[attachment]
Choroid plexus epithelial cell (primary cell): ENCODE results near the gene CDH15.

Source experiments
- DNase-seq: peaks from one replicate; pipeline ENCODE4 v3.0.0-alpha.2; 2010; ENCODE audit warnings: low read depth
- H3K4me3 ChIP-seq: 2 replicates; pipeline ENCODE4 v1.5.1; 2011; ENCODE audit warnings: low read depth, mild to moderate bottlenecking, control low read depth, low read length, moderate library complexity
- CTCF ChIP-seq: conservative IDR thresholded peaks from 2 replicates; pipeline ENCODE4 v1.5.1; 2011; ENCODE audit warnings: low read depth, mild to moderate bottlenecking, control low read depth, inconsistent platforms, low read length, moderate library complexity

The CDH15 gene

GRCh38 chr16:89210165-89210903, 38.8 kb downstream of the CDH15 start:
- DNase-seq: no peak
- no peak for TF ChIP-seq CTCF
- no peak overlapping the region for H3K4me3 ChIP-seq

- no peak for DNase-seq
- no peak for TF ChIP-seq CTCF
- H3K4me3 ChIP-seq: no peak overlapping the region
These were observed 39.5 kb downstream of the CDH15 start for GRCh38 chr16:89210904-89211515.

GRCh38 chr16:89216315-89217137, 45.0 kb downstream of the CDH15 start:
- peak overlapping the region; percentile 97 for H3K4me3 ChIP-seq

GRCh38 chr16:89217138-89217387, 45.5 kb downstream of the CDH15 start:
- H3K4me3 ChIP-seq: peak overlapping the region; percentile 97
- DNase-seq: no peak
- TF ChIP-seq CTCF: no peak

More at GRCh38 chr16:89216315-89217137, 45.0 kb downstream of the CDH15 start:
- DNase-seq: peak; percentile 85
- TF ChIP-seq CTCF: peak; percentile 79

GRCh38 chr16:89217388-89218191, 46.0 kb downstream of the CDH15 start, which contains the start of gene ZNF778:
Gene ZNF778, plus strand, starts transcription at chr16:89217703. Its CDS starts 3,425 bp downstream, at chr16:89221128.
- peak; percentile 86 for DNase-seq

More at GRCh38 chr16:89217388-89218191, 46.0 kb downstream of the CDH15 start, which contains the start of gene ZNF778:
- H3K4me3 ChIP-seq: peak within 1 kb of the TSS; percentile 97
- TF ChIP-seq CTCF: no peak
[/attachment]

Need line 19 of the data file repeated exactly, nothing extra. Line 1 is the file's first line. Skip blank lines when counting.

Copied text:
- DNase-seq: no peak